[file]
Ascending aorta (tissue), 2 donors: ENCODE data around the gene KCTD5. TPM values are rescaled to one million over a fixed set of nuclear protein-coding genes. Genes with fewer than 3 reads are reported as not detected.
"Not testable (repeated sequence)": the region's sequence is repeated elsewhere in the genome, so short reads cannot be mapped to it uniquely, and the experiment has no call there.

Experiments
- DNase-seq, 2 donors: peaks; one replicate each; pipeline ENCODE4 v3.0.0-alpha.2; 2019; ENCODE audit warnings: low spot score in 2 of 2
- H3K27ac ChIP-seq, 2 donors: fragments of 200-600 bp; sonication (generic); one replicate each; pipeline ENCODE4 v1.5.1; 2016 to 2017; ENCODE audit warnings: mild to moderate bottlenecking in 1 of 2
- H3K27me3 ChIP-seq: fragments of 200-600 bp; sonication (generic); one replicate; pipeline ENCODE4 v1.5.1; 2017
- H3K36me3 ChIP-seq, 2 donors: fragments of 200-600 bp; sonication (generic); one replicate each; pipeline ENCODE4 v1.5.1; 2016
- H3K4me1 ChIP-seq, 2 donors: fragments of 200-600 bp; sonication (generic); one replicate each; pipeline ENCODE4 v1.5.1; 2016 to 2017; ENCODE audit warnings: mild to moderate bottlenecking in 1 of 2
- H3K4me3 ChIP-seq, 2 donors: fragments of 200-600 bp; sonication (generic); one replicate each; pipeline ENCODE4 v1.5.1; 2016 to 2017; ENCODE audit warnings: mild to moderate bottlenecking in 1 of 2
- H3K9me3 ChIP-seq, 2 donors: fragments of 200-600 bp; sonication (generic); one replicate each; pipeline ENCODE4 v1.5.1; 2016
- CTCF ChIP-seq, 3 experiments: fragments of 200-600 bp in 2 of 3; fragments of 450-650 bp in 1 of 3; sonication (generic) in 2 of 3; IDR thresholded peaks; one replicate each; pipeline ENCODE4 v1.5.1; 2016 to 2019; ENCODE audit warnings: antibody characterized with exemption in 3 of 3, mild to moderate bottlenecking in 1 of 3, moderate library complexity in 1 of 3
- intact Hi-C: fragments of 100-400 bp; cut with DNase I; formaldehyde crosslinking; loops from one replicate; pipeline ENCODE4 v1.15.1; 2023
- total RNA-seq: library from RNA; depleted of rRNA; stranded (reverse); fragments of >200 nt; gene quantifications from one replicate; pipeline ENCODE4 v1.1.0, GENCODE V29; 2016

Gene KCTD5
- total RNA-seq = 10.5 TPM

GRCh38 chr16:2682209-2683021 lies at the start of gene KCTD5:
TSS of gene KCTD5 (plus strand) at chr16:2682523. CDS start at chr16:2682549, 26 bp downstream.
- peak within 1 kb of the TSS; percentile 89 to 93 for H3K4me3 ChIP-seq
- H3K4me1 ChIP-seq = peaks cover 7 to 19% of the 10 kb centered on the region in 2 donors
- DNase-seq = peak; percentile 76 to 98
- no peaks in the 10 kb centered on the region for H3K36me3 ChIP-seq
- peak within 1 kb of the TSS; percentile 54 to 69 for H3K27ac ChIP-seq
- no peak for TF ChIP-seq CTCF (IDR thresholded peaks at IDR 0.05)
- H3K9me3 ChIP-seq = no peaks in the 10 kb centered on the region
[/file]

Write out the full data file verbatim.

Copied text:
Ascending aorta (tissue), 2 donors: ENCODE data around the gene KCTD5. TPM values are rescaled to one million over a fixed set of nuclear protein-coding genes. Genes with fewer than 3 reads are reported as not detected.
"Not testable (repeated sequence)": the region's sequence is repeated elsewhere in the genome, so short reads cannot be mapped to it uniquely, and the experiment has no call there.

Experiments
- DNase-seq, 2 donors: peaks; one replicate each; pipeline ENCODE4 v3.0.0-alpha.2; 2019; ENCODE audit warnings: low spot score in 2 of 2
- H3K27ac ChIP-seq, 2 donors: fragments of 200-600 bp; sonication (generic); one replicate each; pipeline ENCODE4 v1.5.1; 2016 to 2017; ENCODE audit warnings: mild to moderate bottlenecking in 1 of 2
- H3K27me3 ChIP-seq: fragments of 200-600 bp; sonication (generic); one replicate; pipeline ENCODE4 v1.5.1; 2017
- H3K36me3 ChIP-seq, 2 donors: fragments of 200-600 bp; sonication (generic); one replicate each; pipeline ENCODE4 v1.5.1; 2016
- H3K4me1 ChIP-seq, 2 donors: fragments of 200-600 bp; sonication (generic); one replicate each; pipeline ENCODE4 v1.5.1; 2016 to 2017; ENCODE audit warnings: mild to moderate bottlenecking in 1 of 2
- H3K4me3 ChIP-seq, 2 donors: fragments of 200-600 bp; sonication (generic); one replicate each; pipeline ENCODE4 v1.5.1; 2016 to 2017; ENCODE audit warnings: mild to moderate bottlenecking in 1 of 2
- H3K9me3 ChIP-seq, 2 donors: fragments of 200-600 bp; sonication (generic); one replicate each; pipeline ENCODE4 v1.5.1; 2016
- CTCF ChIP-seq, 3 experiments: fragments of 200-600 bp in 2 of 3; fragments of 450-650 bp in 1 of 3; sonication (generic) in 2 of 3; IDR thresholded peaks; one replicate each; pipeline ENCODE4 v1.5.1; 2016 to 2019; ENCODE audit warnings: antibody characterized with exemption in 3 of 3, mild to moderate bottlenecking in 1 of 3, moderate library complexity in 1 of 3
- intact Hi-C: fragments of 100-400 bp; cut with DNase I; formaldehyde crosslinking; loops from one replicate; pipeline ENCODE4 v1.15.1; 2023
- total RNA-seq: library from RNA; depleted of rRNA; stranded (reverse); fragments of >200 nt; gene quantifications from one replicate; pipeline ENCODE4 v1.1.0, GENCODE V29; 2016

Gene KCTD5
- total RNA-seq = 10.5 TPM

GRCh38 chr16:2682209-2683021 lies at the start of gene KCTD5:
TSS of gene KCTD5 (plus strand) at chr16:2682523. CDS start at chr16:2682549, 26 bp downstream.
- peak within 1 kb of the TSS; percentile 89 to 93 for H3K4me3 ChIP-seq
- H3K4me1 ChIP-seq = peaks cover 7 to 19% of the 10 kb centered on the region in 2 donors
- DNase-seq = peak; percentile 76 to 98
- no peaks in the 10 kb centered on the region for H3K36me3 ChIP-seq
- peak within 1 kb of the TSS; percentile 54 to 69 for H3K27ac ChIP-seq
- no peak for TF ChIP-seq CTCF (IDR thresholded peaks at IDR 0.05)
- H3K9me3 ChIP-seq = no peaks in the 10 kb centered on the region